Residential real estate prices are falling in much of Australia, reversing a period of strong growth. Tighter credit criteria, concerns about elevated houshold debt, a waning of foreign investment and pockets of oversupply are responsible. The outlook is subdued, with some areas likely to suffer further demand and price decline, before stabilising.

Interest Rates

The Reserve Bank of Australia (RBA) is persevering with its stable 1.5% cash interest rate setting, a position it has held since August 2016. Consequently, the RBA has allowed the interest rate differential with the US to widen, (US rates are rising whilst ours are steady), and this has led to a weaker Australian dollar, a premeditated strategy that has helped support export related economic activity.

Long dated Australian bonds have been remarkably steady, exhibiting a very narrow range of 2.5% to 2.9% for nearly two years. The lack of perceived inflation risk, stubbornly low wage growth and inactivity by the RBA have contributed to this stability in rates. Similarly, credit spreads have remained fairly narrow, meaning that the availability and cost of finance have both been satisfactory. However, in recent months, credit assessment conditions for household mortgages has tightened, driven by prudence, economic necessity and more stringent regulatory settings. Such conditions might exacerbate an already weakening housing market, which in turn may lead to a softening of economic activity – circumstances that the RBA would see as justification for maintaining their 1.5% policy setting well into 2019.

Meanwhile, the US Federal Reserve’s well-advertised program of rate increases continues, now with a bit more fanfare as the prospect for higher rates is causing some market angst. The Fed has indicated the likelihood of a further 0.25% rise in December, and another three such increases in 2019. US rates are now higher than comparable Australian rates, and this widening differential is likely to cause the Australian dollar to remain relatively weak.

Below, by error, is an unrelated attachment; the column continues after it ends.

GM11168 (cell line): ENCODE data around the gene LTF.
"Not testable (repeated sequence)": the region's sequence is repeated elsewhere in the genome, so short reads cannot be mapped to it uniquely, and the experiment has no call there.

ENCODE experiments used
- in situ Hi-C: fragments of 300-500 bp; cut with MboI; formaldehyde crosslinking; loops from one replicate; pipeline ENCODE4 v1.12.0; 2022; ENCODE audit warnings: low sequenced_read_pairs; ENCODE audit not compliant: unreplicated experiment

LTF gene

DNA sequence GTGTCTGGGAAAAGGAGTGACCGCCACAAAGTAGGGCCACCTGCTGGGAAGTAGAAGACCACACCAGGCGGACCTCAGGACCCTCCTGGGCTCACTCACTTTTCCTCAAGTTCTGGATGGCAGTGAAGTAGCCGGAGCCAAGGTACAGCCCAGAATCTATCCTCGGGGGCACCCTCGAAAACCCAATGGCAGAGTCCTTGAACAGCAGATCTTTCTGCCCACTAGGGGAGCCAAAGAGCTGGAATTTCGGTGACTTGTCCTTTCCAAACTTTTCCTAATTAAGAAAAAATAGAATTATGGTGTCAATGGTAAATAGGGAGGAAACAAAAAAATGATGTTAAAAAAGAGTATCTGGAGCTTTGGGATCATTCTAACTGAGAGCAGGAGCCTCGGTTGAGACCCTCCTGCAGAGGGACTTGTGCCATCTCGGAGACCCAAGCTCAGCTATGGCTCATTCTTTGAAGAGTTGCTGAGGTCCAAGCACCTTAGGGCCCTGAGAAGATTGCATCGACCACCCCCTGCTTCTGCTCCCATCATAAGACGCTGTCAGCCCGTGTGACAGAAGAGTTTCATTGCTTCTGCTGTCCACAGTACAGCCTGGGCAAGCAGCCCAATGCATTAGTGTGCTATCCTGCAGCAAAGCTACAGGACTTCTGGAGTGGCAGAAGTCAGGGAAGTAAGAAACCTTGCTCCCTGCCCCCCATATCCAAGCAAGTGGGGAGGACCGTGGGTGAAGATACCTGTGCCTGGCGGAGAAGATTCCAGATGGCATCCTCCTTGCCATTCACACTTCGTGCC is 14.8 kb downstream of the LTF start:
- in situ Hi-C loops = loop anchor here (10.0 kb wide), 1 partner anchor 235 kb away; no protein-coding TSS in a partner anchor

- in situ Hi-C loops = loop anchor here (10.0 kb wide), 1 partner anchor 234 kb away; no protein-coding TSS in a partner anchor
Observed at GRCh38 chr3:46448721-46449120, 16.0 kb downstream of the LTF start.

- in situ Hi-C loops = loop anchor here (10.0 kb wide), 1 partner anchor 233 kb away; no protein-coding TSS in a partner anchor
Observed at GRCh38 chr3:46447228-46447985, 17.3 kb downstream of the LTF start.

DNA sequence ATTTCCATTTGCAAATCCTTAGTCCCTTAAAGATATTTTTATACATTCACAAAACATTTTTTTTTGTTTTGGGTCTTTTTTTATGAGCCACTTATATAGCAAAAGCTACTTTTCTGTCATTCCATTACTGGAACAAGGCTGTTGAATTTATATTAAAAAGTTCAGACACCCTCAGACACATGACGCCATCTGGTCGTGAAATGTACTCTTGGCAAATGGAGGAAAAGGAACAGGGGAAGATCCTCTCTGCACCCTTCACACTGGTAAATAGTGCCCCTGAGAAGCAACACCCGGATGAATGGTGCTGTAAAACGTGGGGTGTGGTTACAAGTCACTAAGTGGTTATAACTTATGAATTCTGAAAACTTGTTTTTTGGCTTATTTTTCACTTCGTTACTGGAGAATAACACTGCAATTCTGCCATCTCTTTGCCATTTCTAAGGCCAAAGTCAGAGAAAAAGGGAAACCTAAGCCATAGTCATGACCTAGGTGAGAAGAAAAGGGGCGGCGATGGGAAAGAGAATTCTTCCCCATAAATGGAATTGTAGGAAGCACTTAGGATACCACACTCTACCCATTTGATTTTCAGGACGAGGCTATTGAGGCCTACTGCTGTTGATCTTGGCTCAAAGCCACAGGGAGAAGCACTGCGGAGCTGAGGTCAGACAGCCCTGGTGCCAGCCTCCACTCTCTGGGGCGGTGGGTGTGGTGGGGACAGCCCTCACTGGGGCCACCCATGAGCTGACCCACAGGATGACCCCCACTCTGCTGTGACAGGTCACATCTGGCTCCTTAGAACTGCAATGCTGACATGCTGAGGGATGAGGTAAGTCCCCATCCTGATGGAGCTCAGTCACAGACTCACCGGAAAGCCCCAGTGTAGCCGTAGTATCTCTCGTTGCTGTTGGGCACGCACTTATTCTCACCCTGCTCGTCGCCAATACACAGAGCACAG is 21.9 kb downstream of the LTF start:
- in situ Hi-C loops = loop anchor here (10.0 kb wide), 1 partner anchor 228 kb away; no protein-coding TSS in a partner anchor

The stable interest rate conditions in Australia have allowed hybrid prices, credit spreads and trading margins to temporarily shed some volatility. Interest bearing investments that carry risk, such as hybrids, have performed well, but investors need to be aware that such instruments can suffer sharp market price volatility when credit conditions deteriorate.


The final quarter of 2018 has started badly due to a fall in bond and share markets in the US, a rout in emerging market asset prices and some disquiet over some global trade and political policy settings. Bouts of volatility are likely to continue, so investors should remain vigilant.

Much of the market risk and volatility is originating from outside of Australia. We aren’t economically immune from global events, particularly if our major export destinations such as China have falling demand. However, our domestic economy is performing relatively well, and there are not many indicators of a sharp retraction, so long-term investors should consider periods of stock market weakness as buying opportunities.

Disclaimer General Advice Warning

This publication has been prepared by Joseph Palmer Sons (ABN 29 548 490 818) an Australian Financial Services Licensee (AFSL 247067). Whilst the information contained in this publication has been prepared with all reasonable care from sources, which Joseph Palmer Sons believes are reliable, no responsibility or liability is accepted by Joseph Palmer Sons for any errors or omissions or misstatements however caused. Any opinions, forecasts or recommendations reflects the judgment and assumptions of Joseph Palmer Sons as at the date of publication and may change without notice. Joseph Palmer Sons, their officers, agents and employees exclude all liability whatsoever, in negligence or otherwise, for any loss or damage relating to this document to the full extent permitted by law. This publication is not and should not be construed as an offer to sell or the solicitation of an offer to purchase or subscribe for any investment. Any securities recommendation contained in this publication is unsolicited general information only. Joseph Palmer Sons are not aware that any recipient intends to rely on this publication and are not aware of the manner in which a recipient intends to use it. In preparing our information, it is not possible to take into consideration the investment objectives, financial situation or particular needs of any individual recipient. Investors must obtain individual financial advice from their investment advisor to determine whether recommendations contained in this publication are appropriate to their personal investment objectives, financial situation or particular needs before acting on any such recommendations.